I'm going to have a longer post tonight, but I just had to share this. In the on-going gratitude experiment, I find that this right here makes me happy:

Very very very very happy.

Friday, August 27, 2010

Day Two

Today, the happiness came in the form of peanut butter m&m's. (I wish I were awake enough tonight to be clever and make my sister laugh, but ladies and gentlemen, I am about as pooped as a dog park. So, I'll just be straightforward and try to be extra endearingly funny tomorrow. Deal? Deal. Thanks for the obedience.)

This was the second day of my new job. I still really like it, which is a source of unending surprise to me, but I gotta say that some of the stuff that the lowest person on the totem pole has to do can be exhausting. Today I had to go through a gajillion and one account numbers and match them up to trades. The print on said gajillion and one account numbers was maybe five point, so I had to lean really super close to the paper to make out the numbers. I'm sure the paper was thrilled beyond words that it was not an ant, particularly when I had to use a magnifying glass to even make out whether that squiggle there was an eight or a zero. In any case, this job took me about three and a half hours. I never got up from my chair and the only breaks I got were when the phone rang, so you can imagine how sore/cranky/exhausted/perilously close to tears I was by the time I FINALLY reached the end. But since I am the lowest critter on the totem pole (what does that make me, anyway, on said totem pole? A squirrel? Or perhaps an ant under a magnifying glass?), I maintained a professional attitude and blandly remarked to one of my coworkers (that still sounds cool to me) that I would probably need a masseuse after work. She then did one of the nicest things ever by saying, "Hey, we've got some chocolate over here. Do you want some?"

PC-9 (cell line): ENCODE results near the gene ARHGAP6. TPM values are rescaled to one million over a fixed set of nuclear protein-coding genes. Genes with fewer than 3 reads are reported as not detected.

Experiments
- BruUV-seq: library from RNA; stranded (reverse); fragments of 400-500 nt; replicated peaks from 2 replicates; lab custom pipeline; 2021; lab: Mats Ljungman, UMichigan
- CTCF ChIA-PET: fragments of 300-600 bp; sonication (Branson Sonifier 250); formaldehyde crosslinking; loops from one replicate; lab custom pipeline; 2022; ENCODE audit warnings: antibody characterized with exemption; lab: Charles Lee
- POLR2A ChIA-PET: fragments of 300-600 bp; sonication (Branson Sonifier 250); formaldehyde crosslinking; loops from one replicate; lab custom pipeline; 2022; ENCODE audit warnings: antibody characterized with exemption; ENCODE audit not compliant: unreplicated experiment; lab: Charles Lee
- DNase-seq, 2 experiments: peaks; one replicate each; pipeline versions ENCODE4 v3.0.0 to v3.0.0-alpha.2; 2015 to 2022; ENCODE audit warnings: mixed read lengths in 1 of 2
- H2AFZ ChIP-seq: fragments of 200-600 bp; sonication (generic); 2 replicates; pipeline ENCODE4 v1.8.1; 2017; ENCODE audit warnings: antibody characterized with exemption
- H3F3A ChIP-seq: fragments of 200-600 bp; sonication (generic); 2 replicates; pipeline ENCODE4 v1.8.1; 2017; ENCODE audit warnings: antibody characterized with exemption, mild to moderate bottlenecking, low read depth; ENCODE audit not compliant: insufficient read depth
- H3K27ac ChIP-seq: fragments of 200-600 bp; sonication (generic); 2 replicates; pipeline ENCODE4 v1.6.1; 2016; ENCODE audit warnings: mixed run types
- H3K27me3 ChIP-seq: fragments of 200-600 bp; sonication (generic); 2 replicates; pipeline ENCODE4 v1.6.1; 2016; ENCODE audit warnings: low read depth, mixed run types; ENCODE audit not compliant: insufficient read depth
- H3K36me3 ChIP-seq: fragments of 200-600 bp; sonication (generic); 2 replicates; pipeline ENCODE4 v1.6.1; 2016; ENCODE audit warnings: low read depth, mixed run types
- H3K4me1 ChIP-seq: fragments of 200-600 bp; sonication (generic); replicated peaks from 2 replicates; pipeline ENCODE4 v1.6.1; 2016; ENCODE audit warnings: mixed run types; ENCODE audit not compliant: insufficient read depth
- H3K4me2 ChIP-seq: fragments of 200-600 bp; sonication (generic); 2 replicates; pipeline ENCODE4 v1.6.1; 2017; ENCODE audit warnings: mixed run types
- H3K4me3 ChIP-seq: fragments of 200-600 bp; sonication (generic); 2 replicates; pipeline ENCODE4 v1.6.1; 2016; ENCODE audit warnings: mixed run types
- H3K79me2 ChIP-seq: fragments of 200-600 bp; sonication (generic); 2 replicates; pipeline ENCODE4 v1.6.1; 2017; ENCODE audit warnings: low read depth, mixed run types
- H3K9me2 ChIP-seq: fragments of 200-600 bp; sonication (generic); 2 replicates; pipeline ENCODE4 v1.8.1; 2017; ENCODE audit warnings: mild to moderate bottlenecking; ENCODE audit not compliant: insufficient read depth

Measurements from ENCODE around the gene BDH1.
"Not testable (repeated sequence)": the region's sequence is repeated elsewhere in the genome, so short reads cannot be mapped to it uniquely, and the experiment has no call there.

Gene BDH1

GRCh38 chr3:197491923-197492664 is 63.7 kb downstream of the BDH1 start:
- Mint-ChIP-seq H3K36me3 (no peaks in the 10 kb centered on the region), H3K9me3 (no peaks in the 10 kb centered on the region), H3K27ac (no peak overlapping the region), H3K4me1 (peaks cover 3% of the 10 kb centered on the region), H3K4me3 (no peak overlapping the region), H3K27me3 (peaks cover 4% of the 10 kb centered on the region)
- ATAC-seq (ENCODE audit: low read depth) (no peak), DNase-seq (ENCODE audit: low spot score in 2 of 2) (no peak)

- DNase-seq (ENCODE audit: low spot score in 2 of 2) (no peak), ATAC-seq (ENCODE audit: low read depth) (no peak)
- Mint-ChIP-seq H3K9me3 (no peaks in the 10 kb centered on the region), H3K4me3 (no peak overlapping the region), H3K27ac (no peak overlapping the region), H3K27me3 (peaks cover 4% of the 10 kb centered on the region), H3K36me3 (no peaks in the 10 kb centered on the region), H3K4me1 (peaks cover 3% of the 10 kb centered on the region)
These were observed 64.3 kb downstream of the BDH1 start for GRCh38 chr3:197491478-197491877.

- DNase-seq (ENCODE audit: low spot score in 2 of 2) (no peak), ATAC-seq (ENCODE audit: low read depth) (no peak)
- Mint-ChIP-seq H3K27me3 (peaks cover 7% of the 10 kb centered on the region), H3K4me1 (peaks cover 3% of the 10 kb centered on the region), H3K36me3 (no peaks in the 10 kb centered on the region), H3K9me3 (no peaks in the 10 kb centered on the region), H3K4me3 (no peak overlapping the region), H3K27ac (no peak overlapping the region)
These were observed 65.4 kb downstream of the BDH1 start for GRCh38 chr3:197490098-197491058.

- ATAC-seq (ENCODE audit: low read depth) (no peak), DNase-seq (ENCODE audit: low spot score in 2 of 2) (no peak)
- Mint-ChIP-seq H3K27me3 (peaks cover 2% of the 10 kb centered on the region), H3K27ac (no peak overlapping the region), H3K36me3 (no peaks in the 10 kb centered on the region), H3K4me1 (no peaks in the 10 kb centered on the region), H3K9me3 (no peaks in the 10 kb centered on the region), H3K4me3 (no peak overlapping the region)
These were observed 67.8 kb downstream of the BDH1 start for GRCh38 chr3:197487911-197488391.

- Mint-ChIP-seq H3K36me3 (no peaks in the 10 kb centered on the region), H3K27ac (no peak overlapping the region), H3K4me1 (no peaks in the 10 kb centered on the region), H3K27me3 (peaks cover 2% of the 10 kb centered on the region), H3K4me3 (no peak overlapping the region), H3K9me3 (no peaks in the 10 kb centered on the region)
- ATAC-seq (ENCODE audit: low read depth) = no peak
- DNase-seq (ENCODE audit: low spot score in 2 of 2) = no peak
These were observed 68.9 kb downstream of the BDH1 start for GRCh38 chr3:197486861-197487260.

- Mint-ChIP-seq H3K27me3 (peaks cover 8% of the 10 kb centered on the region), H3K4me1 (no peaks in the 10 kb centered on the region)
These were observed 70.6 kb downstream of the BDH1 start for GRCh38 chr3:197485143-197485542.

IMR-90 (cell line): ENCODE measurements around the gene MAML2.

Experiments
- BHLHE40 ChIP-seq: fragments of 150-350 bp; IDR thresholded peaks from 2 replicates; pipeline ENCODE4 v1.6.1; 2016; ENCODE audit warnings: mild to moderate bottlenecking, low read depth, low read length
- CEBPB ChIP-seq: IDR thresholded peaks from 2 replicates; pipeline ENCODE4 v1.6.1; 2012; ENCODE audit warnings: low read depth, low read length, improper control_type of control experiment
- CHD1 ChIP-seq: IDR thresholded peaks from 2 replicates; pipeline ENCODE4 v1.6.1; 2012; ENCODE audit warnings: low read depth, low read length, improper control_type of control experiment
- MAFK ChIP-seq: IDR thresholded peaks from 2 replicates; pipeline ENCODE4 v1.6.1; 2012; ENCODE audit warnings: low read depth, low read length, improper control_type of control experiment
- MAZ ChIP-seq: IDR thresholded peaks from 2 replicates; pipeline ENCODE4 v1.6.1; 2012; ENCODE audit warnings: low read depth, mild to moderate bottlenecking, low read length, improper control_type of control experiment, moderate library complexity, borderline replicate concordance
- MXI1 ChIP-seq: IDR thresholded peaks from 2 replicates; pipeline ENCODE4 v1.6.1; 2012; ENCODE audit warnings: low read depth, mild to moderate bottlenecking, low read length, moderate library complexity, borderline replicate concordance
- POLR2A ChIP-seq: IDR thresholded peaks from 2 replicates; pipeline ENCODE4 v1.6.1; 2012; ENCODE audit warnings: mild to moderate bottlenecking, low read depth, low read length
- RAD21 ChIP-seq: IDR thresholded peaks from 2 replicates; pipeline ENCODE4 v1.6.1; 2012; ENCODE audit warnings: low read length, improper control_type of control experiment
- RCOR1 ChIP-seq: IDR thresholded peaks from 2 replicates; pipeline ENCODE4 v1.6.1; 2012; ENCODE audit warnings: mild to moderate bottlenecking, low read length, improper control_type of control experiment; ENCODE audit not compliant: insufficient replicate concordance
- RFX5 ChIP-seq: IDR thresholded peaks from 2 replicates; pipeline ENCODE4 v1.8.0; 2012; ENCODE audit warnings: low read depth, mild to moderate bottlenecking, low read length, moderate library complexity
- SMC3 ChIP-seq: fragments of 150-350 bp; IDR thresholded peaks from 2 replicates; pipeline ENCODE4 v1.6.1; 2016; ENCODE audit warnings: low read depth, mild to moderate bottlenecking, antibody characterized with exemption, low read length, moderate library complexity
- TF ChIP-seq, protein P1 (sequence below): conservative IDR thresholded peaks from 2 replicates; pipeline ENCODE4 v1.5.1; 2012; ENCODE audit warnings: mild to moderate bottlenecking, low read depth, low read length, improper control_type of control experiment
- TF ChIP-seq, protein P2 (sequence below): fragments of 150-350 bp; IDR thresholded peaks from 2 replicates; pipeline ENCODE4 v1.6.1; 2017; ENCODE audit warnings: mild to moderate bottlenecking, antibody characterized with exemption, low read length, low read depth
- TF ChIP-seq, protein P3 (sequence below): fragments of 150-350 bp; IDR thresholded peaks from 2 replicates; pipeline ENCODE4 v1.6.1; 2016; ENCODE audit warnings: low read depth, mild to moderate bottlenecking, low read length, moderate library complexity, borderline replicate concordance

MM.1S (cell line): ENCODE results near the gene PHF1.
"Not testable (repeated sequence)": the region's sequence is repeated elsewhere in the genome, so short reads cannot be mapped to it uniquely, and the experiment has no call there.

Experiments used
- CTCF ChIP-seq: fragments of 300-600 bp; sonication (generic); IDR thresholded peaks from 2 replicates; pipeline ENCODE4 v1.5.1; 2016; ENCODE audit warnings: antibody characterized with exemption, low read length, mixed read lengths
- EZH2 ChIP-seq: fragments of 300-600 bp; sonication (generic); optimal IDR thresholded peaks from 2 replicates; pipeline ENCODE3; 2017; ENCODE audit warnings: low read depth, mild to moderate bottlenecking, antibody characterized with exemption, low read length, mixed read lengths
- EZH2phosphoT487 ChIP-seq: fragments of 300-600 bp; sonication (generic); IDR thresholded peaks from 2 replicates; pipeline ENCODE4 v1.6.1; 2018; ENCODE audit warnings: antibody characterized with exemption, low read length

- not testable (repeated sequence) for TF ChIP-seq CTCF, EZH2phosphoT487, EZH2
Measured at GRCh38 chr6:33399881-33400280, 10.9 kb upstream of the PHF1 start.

Are baboons butts blue?

So I walk over and she has a bag of peanut butter m&m's. I've had the peanut kind before, but never peanut butter. Can I just tell you that it was an orgasmic symphony of flavors, textures and happiness hormones?

I guess the lesson is that sometimes happiness is chemically based in your brain. But what delicious chemicals they are!

Thursday, August 26, 2010

Day One

So I decided to begin today's happiness experiment right. I woke up earlier than I needed to -- today was the first day of my new job at a financial planning company. It was TOTALLY outside of my comfort zone. Anything with numbers immediately begins an assault of the heeby-jeebies and I start looking for a flea collar or something. But I dutifully got up, took care of my dogs, ate some oatmeal, read my Bible. Geez, I even made my bed, and usually that takes something major for me to do. Like, the pope running his cassock along my floorboards.